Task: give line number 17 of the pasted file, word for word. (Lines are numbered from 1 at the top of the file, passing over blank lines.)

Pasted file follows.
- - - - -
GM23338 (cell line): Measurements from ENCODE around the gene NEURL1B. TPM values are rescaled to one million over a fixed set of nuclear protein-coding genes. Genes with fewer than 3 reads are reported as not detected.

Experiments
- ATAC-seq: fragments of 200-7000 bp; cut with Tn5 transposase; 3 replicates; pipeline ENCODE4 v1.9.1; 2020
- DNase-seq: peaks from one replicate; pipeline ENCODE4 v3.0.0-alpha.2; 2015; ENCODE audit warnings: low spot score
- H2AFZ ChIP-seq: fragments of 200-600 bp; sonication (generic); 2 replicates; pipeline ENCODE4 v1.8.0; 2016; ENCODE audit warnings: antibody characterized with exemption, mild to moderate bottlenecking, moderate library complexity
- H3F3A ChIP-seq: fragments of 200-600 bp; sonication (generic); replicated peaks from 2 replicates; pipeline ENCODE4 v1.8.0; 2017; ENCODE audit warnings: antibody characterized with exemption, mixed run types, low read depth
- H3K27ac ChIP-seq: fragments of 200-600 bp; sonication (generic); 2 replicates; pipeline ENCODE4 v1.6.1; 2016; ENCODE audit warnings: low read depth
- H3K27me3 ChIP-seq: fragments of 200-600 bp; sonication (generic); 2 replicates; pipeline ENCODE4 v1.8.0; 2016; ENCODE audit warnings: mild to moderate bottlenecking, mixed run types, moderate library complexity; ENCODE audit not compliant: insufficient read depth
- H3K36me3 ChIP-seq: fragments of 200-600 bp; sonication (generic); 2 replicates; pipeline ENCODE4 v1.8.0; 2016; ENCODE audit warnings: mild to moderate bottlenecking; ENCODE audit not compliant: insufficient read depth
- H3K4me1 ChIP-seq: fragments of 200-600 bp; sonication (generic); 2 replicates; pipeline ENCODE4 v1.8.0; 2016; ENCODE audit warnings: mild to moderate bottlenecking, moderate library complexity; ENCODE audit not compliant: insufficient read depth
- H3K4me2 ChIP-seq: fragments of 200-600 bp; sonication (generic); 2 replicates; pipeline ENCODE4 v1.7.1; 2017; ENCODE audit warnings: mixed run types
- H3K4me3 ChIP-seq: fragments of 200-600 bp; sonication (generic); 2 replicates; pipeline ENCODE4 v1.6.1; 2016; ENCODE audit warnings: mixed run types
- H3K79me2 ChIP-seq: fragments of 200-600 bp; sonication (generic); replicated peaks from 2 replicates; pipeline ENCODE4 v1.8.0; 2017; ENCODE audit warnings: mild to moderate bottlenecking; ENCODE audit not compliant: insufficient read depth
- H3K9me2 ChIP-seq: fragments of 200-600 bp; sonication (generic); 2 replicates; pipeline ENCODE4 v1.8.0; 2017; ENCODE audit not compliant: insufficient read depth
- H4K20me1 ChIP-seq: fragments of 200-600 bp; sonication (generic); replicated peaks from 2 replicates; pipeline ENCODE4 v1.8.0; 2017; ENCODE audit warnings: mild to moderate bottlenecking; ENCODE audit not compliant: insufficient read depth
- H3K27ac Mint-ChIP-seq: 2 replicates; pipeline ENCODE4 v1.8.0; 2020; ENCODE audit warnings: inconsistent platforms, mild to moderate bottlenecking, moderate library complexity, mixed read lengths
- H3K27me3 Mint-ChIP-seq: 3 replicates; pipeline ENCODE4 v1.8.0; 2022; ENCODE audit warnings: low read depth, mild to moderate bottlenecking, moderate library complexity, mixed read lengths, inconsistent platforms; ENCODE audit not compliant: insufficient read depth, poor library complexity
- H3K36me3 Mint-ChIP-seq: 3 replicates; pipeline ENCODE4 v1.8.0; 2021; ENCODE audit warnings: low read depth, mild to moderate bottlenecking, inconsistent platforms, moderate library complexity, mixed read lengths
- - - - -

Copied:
- H3K27me3 Mint-ChIP-seq: 3 replicates; pipeline ENCODE4 v1.8.0; 2022; ENCODE audit warnings: low read depth, mild to moderate bottlenecking, moderate library complexity, mixed read lengths, inconsistent platforms; ENCODE audit not compliant: insufficient read depth, poor library complexity